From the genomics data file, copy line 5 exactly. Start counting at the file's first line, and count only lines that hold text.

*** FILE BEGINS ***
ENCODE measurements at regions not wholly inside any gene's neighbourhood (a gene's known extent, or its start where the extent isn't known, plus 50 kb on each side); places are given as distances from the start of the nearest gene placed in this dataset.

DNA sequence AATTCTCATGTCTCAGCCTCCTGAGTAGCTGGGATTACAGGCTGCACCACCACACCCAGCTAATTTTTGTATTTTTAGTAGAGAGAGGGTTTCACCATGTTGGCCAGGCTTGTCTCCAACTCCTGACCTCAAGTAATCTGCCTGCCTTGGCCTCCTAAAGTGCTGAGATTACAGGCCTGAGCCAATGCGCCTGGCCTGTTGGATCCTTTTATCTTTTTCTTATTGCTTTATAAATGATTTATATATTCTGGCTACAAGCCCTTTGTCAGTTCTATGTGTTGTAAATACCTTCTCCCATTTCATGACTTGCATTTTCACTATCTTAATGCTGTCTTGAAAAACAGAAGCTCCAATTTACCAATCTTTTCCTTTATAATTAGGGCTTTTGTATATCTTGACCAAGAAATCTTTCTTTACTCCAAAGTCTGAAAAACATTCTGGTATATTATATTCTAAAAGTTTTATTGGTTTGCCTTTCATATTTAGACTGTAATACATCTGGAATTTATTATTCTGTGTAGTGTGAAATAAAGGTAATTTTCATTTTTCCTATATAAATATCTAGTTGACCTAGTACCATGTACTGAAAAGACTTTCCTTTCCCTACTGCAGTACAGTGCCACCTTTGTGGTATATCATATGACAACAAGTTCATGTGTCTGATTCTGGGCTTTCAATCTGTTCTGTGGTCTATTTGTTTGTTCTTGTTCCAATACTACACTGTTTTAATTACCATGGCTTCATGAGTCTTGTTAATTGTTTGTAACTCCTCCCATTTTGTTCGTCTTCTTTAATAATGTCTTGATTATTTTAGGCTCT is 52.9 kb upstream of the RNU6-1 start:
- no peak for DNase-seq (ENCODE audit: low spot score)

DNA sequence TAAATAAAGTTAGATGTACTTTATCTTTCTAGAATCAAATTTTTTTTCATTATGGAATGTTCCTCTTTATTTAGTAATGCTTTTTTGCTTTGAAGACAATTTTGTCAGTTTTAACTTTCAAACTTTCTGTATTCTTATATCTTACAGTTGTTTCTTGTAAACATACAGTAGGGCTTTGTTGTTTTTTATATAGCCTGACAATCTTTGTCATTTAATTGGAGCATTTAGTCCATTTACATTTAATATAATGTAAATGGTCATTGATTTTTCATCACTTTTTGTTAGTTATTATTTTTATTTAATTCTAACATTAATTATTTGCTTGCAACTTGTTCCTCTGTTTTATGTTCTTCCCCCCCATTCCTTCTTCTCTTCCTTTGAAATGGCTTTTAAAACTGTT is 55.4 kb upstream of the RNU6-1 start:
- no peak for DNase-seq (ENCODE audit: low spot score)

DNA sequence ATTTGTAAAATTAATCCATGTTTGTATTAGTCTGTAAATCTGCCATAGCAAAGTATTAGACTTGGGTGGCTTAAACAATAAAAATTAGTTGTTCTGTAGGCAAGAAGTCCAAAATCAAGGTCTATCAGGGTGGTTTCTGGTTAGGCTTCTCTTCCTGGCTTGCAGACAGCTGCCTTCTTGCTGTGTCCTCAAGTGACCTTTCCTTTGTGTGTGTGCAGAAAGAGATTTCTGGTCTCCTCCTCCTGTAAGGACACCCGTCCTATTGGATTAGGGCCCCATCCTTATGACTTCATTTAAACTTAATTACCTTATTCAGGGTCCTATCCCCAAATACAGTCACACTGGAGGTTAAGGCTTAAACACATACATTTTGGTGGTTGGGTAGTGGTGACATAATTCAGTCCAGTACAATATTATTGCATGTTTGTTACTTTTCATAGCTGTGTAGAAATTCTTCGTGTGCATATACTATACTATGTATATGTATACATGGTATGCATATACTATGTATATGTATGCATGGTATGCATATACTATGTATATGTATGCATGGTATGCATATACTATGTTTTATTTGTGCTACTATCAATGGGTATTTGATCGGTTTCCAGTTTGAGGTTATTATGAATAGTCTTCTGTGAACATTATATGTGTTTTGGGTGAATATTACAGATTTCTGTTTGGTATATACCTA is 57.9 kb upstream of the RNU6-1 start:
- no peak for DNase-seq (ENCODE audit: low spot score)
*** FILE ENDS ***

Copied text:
- no peak for DNase-seq (ENCODE audit: low spot score)